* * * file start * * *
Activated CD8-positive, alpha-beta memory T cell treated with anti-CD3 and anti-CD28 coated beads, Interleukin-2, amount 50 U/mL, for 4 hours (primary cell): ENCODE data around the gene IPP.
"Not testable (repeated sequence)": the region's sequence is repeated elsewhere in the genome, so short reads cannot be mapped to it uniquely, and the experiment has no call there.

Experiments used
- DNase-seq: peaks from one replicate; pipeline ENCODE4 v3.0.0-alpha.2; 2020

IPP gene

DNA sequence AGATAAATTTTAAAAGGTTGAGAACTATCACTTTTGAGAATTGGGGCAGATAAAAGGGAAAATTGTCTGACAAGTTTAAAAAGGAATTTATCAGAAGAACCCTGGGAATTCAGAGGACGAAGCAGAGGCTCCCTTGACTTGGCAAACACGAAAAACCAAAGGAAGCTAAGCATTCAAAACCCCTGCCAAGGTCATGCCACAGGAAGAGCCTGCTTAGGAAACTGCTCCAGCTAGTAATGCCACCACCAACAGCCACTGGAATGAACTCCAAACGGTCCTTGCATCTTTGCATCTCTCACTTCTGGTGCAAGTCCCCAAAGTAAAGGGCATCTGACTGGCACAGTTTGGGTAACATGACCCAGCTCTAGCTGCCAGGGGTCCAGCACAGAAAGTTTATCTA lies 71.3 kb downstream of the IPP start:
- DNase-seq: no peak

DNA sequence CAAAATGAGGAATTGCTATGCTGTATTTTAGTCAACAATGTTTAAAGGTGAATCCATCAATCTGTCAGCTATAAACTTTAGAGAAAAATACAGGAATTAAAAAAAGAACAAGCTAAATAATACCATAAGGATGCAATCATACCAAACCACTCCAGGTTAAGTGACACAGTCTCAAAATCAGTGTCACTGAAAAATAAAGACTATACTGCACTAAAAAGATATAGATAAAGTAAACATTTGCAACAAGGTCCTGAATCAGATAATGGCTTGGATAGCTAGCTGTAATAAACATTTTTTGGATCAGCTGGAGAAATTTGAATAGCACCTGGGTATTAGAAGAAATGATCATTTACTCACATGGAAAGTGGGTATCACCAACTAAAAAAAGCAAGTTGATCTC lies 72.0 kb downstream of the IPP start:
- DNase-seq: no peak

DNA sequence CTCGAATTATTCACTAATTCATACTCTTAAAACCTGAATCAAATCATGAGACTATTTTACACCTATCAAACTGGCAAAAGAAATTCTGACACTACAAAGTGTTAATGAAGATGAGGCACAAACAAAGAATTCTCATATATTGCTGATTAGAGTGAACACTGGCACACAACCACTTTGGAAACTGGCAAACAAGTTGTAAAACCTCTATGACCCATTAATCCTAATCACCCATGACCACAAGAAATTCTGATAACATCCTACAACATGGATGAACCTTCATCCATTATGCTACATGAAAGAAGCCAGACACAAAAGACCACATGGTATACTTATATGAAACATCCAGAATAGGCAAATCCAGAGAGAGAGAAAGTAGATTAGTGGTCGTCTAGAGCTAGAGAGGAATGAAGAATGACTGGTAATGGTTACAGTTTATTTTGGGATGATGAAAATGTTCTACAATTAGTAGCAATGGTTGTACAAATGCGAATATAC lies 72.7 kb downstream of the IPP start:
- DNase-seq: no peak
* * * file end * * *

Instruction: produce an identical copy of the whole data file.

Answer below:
Activated CD8-positive, alpha-beta memory T cell treated with anti-CD3 and anti-CD28 coated beads, Interleukin-2, amount 50 U/mL, for 4 hours (primary cell): ENCODE data around the gene IPP.
"Not testable (repeated sequence)": the region's sequence is repeated elsewhere in the genome, so short reads cannot be mapped to it uniquely, and the experiment has no call there.

Experiments used
- DNase-seq: peaks from one replicate; pipeline ENCODE4 v3.0.0-alpha.2; 2020

IPP gene

DNA sequence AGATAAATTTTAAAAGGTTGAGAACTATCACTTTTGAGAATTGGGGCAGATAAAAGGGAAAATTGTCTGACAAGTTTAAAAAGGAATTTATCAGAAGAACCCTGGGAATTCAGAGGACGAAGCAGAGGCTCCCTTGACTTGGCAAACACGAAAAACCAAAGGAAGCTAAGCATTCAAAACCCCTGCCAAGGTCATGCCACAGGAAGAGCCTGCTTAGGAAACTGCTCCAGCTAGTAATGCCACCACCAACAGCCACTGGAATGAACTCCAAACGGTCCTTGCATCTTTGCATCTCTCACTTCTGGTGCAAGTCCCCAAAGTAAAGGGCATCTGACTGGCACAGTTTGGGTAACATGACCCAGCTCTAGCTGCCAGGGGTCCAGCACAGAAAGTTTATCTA lies 71.3 kb downstream of the IPP start:
- DNase-seq: no peak

DNA sequence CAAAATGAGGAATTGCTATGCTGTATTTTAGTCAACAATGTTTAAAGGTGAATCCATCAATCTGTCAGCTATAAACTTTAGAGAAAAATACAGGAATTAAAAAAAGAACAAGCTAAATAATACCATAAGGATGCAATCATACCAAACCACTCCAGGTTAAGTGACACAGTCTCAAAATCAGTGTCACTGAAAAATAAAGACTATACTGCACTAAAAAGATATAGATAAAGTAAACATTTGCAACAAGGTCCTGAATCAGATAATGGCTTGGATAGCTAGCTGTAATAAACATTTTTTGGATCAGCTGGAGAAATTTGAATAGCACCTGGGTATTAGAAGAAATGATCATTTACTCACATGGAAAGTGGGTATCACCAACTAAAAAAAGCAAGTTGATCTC lies 72.0 kb downstream of the IPP start:
- DNase-seq: no peak

DNA sequence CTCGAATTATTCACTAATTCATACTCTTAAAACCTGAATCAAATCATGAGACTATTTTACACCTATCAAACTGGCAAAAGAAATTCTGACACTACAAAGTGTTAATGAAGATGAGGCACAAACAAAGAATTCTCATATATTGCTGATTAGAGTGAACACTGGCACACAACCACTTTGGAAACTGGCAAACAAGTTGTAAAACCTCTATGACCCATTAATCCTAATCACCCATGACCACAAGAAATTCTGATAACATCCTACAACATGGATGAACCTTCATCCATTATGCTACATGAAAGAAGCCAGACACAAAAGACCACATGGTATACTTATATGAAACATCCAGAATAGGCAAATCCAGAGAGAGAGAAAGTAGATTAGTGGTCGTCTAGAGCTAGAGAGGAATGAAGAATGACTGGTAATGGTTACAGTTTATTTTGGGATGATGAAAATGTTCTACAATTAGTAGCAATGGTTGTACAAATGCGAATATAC lies 72.7 kb downstream of the IPP start:
- DNase-seq: no peak